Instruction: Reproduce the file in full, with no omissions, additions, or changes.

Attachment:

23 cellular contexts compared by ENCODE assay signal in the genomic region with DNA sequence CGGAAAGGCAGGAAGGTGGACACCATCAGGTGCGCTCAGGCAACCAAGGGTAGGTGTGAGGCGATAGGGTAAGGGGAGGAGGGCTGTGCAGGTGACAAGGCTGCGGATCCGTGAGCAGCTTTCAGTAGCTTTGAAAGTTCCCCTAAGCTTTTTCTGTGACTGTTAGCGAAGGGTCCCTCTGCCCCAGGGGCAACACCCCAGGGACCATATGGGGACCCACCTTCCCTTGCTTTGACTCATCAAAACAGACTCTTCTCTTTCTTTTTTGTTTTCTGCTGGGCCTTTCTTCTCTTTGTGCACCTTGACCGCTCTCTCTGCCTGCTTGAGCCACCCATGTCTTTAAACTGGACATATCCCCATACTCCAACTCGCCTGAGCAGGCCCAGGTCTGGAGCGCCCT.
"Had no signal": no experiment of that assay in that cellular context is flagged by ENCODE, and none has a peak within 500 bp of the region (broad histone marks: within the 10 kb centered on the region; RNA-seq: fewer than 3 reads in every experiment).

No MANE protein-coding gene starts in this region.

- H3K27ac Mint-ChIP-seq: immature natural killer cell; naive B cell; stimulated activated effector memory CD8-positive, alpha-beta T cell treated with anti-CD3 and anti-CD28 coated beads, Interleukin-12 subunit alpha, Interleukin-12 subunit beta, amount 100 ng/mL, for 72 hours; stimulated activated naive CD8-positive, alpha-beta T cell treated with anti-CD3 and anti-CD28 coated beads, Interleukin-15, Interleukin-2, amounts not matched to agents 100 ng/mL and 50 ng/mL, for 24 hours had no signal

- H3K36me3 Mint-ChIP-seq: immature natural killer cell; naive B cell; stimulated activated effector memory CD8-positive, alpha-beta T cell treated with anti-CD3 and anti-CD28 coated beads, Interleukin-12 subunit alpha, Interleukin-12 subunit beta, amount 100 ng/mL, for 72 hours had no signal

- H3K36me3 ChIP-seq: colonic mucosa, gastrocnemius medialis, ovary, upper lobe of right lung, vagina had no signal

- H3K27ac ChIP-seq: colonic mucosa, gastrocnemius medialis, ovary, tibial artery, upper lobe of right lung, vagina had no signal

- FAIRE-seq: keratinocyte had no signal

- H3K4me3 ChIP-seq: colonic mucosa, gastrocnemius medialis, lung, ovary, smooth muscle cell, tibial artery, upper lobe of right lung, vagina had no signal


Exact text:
23 cellular contexts compared by ENCODE assay signal in the genomic region with DNA sequence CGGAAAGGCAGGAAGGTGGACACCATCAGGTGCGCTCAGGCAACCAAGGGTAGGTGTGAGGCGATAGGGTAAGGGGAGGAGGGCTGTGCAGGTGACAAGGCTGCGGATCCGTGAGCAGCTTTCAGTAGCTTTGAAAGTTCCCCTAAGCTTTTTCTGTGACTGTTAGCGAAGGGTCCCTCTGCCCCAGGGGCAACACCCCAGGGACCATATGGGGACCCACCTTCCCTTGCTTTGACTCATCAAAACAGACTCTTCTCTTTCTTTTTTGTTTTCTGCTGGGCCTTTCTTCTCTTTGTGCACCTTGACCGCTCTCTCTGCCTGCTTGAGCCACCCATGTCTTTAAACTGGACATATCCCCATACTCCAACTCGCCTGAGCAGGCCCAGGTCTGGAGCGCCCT.
"Had no signal": no experiment of that assay in that cellular context is flagged by ENCODE, and none has a peak within 500 bp of the region (broad histone marks: within the 10 kb centered on the region; RNA-seq: fewer than 3 reads in every experiment).

No MANE protein-coding gene starts in this region.

- H3K27ac Mint-ChIP-seq: immature natural killer cell; naive B cell; stimulated activated effector memory CD8-positive, alpha-beta T cell treated with anti-CD3 and anti-CD28 coated beads, Interleukin-12 subunit alpha, Interleukin-12 subunit beta, amount 100 ng/mL, for 72 hours; stimulated activated naive CD8-positive, alpha-beta T cell treated with anti-CD3 and anti-CD28 coated beads, Interleukin-15, Interleukin-2, amounts not matched to agents 100 ng/mL and 50 ng/mL, for 24 hours had no signal

- H3K36me3 Mint-ChIP-seq: immature natural killer cell; naive B cell; stimulated activated effector memory CD8-positive, alpha-beta T cell treated with anti-CD3 and anti-CD28 coated beads, Interleukin-12 subunit alpha, Interleukin-12 subunit beta, amount 100 ng/mL, for 72 hours had no signal

- H3K36me3 ChIP-seq: colonic mucosa, gastrocnemius medialis, ovary, upper lobe of right lung, vagina had no signal

- H3K27ac ChIP-seq: colonic mucosa, gastrocnemius medialis, ovary, tibial artery, upper lobe of right lung, vagina had no signal

- FAIRE-seq: keratinocyte had no signal

- H3K4me3 ChIP-seq: colonic mucosa, gastrocnemius medialis, lung, ovary, smooth muscle cell, tibial artery, upper lobe of right lung, vagina had no signal